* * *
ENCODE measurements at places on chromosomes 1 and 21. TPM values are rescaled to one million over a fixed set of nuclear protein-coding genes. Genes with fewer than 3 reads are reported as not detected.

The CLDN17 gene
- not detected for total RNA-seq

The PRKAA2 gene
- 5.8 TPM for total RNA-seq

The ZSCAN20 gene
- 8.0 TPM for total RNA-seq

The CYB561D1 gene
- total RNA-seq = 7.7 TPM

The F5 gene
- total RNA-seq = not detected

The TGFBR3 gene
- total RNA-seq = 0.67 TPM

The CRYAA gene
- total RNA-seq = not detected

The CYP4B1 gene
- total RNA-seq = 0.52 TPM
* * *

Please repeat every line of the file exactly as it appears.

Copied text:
ENCODE measurements at places on chromosomes 1 and 21. TPM values are rescaled to one million over a fixed set of nuclear protein-coding genes. Genes with fewer than 3 reads are reported as not detected.

The CLDN17 gene
- not detected for total RNA-seq

The PRKAA2 gene
- 5.8 TPM for total RNA-seq

The ZSCAN20 gene
- 8.0 TPM for total RNA-seq

The CYB561D1 gene
- total RNA-seq = 7.7 TPM

The F5 gene
- total RNA-seq = not detected

The TGFBR3 gene
- total RNA-seq = 0.67 TPM

The CRYAA gene
- total RNA-seq = not detected

The CYP4B1 gene
- total RNA-seq = 0.52 TPM